9. Eskimo Guest

    Someone please tell me that US DOJ has jurisdiction here because there were 4 Americans onboard?

    1. Max Guest

      US believes that it has jurisdiction wherever it wants ;)
      That's why there are more than 700+ big US military bases all around the world (with very few exceptions like Russia, that's also why Putin is currently so aggressive to prevent Russia from becoming the next 'colony' of the US).
      Heck, even in Cuba the US has a military base (Guantanamo Bay).

    2. Eskimo Guest

      Although, like you said, our glorious and mighty USA likes to flex our muscles and nose worldwide, we still have a thing called "due process" to pat ourselves in the back and say we're doing the right thing. That means we don't bully other nation without a legitimate excuse.

      Just like we invaded Cuba to keep the "commies" away. Vietnam?
      Or all those "WMD" in Iraq. Or the "terrorist" hunt in Afghanistan.
      Just...

      Although, like you said, our glorious and mighty USA likes to flex our muscles and nose worldwide, we still have a thing called "due process" to pat ourselves in the back and say we're doing the right thing. That means we don't bully other nation without a legitimate excuse.

      Just like we invaded Cuba to keep the "commies" away. Vietnam?
      Or all those "WMD" in Iraq. Or the "terrorist" hunt in Afghanistan.
      Just to name a few.

      But in all those cases, we always have reasons (excuse) to be a peacekeeper (bully) on someone else's problem.
      In this case, 4 Americans who are possibly is on vacation and doesn't even care about geopolitics?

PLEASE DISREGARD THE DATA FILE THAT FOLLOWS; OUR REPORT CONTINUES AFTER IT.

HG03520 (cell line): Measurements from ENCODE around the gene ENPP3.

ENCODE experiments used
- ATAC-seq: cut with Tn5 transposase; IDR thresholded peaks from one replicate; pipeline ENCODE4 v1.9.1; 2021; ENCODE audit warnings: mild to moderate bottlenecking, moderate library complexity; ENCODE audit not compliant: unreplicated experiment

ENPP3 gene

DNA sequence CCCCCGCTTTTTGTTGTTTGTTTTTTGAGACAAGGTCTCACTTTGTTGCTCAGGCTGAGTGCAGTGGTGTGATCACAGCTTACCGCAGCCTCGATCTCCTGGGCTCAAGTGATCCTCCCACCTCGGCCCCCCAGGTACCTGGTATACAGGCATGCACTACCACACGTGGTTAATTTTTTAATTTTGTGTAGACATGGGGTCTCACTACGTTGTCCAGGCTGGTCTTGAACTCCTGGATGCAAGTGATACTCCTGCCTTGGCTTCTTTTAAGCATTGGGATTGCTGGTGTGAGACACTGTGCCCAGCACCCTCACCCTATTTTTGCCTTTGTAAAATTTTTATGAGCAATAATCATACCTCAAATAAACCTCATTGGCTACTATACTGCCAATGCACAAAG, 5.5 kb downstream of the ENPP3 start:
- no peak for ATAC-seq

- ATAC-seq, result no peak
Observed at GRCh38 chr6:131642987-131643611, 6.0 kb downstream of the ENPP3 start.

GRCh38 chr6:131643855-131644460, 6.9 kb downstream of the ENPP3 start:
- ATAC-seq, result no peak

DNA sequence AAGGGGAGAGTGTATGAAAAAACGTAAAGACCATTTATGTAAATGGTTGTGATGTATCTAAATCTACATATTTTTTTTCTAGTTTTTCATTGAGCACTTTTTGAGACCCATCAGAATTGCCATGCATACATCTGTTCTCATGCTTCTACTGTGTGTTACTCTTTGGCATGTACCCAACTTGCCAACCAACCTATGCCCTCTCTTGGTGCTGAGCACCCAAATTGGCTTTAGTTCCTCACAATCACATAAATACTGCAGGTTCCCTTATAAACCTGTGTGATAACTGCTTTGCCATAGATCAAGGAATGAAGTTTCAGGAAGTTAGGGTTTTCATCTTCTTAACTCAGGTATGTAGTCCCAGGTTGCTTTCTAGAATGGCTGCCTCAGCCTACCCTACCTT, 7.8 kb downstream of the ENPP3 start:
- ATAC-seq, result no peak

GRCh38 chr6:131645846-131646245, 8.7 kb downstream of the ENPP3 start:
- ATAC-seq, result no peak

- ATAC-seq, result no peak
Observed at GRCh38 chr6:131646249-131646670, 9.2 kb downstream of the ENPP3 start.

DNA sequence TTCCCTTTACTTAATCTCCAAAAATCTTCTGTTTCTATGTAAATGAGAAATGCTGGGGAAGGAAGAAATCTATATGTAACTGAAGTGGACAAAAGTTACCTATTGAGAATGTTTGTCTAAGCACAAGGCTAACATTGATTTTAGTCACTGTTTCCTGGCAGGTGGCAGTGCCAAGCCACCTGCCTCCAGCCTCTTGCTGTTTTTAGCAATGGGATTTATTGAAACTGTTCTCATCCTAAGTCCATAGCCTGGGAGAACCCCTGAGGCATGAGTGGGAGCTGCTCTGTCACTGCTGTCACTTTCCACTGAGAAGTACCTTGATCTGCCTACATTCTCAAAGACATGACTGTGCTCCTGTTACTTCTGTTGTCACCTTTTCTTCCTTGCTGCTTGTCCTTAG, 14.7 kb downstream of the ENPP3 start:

Maybe the CIA planted them there to counter the KGB operation, who knows?

    3. vbscript2 Guest

      The U.S. invaded Cuba? Are you referring to Bay of Pigs? You do know those were Cubans, not Americans, right? They did certainly have the support of the U.S. government, but the U.S. military did not invade. As for Gitmo, it's been there since the end of the Spanish-American War in 1898, long before there was any commie threat.

    4. Eskimo Guest

      Just like Laos. It's the locals fighting each other. ;)

      And we never funded Bin Laden to fight the Soviets.

      But who knows?

  10. Steve Diamond

    Nice to see something being done, sure those four will never be prosecuted if they stay in Belarus but that is a good deterrent from someone doing this again, if you ever leave your country you run the risk of getting arrested yourself. Tough life to always be looking over your shoulder. Not to mention if Belarus ever needs anything from the US they could bargain and give these four away to the US in some other diplomatic issue.

    1. Ethan Guest

      I'm sure the motherland will reward them with fake passports, just like China.

    2. Donna Diamond

      @Ethan - Facial Recognition is being used on many of international flights and at entry points. A fake passport can only get you so far.

  11. David Diamond

    A lot of these dictators enjoy shopping in London, so this is going to put an end to that. They'll be stuck with Russia.

    1. Max Guest

      Honestly speaking, Moscow is nowadays much more appealing and livable than Sadiq Khan's Londonistan with it's daily stabbings, acid attacks and islamic terror attacks.

    2. David Diamond

      In some ways, true. But there's good reason why empty luxury residences sit in large swaths in central London rather than Moscow.

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Steve Diamond

Nice to see something being done, sure those four will never be prosecuted if they stay in Belarus but that is a good deterrent from someone doing this again, if you ever leave your country you run the risk of getting arrested yourself. Tough life to always be looking over your shoulder. Not to mention if Belarus ever needs anything from the US they could bargain and give these four away to the US in some other diplomatic issue.

2
Darren Keast Guest

So the US spent 8 months of taxpayer money on a case they will never be able to prosecute about a flight by a UK airline between two other countries that are most definitely not the US. Seems like a good use of resources.

1
Chris Guest

FNU = First name unavailable LNU = Last name unavailable Great!

1